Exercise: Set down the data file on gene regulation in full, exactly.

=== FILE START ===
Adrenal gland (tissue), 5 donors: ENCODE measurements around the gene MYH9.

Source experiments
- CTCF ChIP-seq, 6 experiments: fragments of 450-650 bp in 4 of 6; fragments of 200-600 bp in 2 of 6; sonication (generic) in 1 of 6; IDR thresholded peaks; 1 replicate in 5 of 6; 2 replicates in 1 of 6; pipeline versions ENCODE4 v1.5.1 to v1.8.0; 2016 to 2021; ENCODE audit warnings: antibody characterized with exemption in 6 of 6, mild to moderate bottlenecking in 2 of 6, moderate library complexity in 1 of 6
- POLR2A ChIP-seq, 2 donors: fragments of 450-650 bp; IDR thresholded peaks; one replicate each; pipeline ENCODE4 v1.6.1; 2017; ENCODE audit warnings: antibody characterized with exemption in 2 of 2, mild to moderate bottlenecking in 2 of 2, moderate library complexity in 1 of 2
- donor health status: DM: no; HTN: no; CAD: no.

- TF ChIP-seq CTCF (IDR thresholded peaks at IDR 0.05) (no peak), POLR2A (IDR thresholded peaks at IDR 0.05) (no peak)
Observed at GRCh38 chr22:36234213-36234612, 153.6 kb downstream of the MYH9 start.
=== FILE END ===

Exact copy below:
Adrenal gland (tissue), 5 donors: ENCODE measurements around the gene MYH9.

Source experiments
- CTCF ChIP-seq, 6 experiments: fragments of 450-650 bp in 4 of 6; fragments of 200-600 bp in 2 of 6; sonication (generic) in 1 of 6; IDR thresholded peaks; 1 replicate in 5 of 6; 2 replicates in 1 of 6; pipeline versions ENCODE4 v1.5.1 to v1.8.0; 2016 to 2021; ENCODE audit warnings: antibody characterized with exemption in 6 of 6, mild to moderate bottlenecking in 2 of 6, moderate library complexity in 1 of 6
- POLR2A ChIP-seq, 2 donors: fragments of 450-650 bp; IDR thresholded peaks; one replicate each; pipeline ENCODE4 v1.6.1; 2017; ENCODE audit warnings: antibody characterized with exemption in 2 of 2, mild to moderate bottlenecking in 2 of 2, moderate library complexity in 1 of 2
- donor health status: DM: no; HTN: no; CAD: no.

- TF ChIP-seq CTCF (IDR thresholded peaks at IDR 0.05) (no peak), POLR2A (IDR thresholded peaks at IDR 0.05) (no peak)
Observed at GRCh38 chr22:36234213-36234612, 153.6 kb downstream of the MYH9 start.